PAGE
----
Woolhope

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Location[edit]

Woolhope is located about 7 miles east of Hereford, sat atop the 'Woolhope Dome', a region of particular geological interest; and near Haugh Wood, a Site of Special Scientific Interest due to its varied flora and fauna.

Coordinates: 52°01′N 2°34′W / 52.017°N 2.567°W / 52.017; -2.567

History[edit]

The manor of Woolhope in Herefordshire, along with three others, was given to the cathedral at Hereford before the Norman Conquest by the benefactresses Wulviva and (Lady) Godiva, local Anglo-Saxon landowners before the Norman takeover of the region. The church has a 20th-century stained-glass window showing them.[1]

Origin of the name[edit]

The name of the village comes from Wulviva's Hope (Wulviva's Valley).

Amenities[edit]

Woolhope is served by two traditional village pubs, The Butcher's Arms and The Crown Inn . Both have a local reputation for serving quality food. The village boasts a community hall, which was rebuilt at its present site at the turn of the millennium. The hall now stands at the North end of the playing field (which includes a cricket pitch in summer and football pitch in winter). Called 'Berryfield', the playing field was originally part of the churchyard, and takes its name from 'Bury Field'. The village also has an extremely small green, a patch of tended lawn and flowerbed of no more than 400 ft2.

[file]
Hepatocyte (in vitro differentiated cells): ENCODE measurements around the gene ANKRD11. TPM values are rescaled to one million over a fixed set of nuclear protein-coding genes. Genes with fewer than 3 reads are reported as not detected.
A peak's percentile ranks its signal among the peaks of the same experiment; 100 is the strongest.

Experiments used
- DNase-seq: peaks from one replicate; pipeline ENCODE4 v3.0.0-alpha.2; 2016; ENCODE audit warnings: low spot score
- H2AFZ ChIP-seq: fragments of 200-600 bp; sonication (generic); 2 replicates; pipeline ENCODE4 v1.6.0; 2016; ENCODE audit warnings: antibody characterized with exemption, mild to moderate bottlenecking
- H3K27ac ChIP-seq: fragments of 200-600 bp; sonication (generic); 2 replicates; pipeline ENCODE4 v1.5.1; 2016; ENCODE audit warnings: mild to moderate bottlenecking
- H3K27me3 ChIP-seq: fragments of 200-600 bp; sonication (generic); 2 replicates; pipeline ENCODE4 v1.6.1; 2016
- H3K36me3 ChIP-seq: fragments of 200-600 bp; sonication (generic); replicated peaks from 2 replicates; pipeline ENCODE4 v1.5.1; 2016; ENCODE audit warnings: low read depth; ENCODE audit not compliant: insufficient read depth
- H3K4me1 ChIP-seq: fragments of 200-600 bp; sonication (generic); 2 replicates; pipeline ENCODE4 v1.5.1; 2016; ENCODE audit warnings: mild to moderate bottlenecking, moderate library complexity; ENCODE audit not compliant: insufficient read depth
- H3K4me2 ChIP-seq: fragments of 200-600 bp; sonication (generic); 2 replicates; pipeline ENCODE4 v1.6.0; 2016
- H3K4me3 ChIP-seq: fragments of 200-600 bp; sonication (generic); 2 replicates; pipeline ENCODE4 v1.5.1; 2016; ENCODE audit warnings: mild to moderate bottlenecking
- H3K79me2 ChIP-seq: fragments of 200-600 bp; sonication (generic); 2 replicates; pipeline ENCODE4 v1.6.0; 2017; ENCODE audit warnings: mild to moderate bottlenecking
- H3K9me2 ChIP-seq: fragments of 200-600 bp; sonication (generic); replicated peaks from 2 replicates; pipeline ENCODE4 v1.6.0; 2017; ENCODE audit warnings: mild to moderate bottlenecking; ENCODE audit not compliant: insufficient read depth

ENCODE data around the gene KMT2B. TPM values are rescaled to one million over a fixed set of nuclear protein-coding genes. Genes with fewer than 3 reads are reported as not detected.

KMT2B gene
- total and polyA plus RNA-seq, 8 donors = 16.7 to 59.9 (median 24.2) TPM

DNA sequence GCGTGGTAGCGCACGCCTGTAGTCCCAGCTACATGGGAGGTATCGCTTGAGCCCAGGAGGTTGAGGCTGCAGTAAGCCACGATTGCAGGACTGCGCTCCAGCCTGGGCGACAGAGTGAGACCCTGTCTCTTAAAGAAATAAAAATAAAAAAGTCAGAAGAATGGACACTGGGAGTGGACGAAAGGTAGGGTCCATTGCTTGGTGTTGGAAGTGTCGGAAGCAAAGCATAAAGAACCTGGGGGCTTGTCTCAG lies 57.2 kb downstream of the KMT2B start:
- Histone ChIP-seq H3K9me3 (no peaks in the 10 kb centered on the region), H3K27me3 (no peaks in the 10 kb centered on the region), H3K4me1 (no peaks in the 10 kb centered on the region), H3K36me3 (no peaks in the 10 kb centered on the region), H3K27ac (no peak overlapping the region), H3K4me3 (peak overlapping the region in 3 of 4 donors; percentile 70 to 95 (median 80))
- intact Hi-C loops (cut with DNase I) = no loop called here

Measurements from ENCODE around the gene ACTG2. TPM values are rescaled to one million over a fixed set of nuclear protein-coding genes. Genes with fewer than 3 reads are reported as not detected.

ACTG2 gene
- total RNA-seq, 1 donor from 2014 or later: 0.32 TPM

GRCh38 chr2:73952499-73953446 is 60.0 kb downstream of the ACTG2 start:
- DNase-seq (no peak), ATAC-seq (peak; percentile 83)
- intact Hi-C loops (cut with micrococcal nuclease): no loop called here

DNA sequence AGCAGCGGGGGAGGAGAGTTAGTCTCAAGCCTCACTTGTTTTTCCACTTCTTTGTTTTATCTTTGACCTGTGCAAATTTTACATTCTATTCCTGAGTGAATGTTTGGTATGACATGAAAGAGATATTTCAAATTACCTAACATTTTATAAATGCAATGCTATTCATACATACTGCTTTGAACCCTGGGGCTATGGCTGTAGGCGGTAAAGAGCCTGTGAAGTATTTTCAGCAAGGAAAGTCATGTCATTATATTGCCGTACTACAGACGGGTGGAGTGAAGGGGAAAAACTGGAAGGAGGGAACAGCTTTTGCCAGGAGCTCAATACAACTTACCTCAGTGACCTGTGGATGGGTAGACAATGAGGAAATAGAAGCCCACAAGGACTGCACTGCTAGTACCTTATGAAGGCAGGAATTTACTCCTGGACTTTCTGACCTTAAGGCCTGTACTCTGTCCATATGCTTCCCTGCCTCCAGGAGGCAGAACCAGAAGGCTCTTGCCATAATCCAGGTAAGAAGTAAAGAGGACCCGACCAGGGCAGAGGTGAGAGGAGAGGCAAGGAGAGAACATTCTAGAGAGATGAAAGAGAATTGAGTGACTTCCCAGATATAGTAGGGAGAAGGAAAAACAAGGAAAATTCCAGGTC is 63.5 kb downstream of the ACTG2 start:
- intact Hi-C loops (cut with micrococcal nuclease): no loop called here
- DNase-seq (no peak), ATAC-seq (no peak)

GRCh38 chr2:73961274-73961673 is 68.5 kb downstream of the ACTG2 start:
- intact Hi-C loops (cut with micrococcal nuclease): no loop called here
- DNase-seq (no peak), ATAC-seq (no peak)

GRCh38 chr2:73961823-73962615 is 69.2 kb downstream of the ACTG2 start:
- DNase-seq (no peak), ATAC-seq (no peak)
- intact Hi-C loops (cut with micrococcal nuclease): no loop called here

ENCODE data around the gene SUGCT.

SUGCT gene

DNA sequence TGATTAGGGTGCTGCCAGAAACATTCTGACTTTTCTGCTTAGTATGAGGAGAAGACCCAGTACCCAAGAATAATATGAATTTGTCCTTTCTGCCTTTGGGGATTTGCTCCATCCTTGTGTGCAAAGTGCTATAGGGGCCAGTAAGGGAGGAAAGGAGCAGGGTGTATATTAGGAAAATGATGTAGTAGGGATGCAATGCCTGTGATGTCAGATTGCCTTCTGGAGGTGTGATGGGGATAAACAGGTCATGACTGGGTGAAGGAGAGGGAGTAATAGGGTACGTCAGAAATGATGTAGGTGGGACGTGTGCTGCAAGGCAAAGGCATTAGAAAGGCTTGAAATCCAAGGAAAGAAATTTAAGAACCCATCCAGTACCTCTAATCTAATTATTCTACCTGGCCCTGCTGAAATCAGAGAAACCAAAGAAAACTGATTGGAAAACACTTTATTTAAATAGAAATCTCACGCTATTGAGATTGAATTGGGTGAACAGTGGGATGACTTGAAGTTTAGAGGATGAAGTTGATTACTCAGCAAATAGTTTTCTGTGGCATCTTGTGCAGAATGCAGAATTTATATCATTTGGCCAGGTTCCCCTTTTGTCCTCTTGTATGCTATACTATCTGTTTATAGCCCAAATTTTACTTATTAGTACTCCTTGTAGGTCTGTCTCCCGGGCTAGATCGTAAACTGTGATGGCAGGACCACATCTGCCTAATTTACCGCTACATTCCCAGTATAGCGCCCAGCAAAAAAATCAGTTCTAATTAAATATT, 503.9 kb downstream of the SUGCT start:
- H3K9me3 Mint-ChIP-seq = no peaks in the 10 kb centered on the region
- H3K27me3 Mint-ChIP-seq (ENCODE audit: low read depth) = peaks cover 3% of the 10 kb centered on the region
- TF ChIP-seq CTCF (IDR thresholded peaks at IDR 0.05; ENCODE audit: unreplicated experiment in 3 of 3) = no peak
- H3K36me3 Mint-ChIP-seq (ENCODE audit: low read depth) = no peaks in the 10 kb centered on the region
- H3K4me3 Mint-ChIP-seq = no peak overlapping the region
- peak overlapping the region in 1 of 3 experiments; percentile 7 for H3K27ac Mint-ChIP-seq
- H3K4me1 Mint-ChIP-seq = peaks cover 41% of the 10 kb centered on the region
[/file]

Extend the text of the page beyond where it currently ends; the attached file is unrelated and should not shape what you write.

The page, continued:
Clubs and Societies[edit]

Woolhope has a football team called Woolhope Allstars FC. Having had a season out of the league, they now have now reformed and are due to start in Herefordshire Sunday League 2 in September 2011. There has been a change in the management team with Jamie Lawson stepping into the player-manager role, supported by his assistant managers Tom Cutler and Hereford United Stalwart and lead scorer for the 2010/2011 season Stuart Fleetwood. They play at the Berryfield, which is the smallest pitch in the league.

Woolhope is also home to Woolhope Amateur Dramatics Society, or 'WADS', a popular theatre group which stages, on average, two shows per year, typically a pantomime in the winter, and an adult comedy in summer.

Famous Inhabitants[edit]

The area was a retreat of late TV writer John Sullivan, whose works included Only Fools and Horses and The Green Green Grass, and of musician Roger Whittaker, who previously inhabited one half of the Wessington Court estate house.

External links[edit]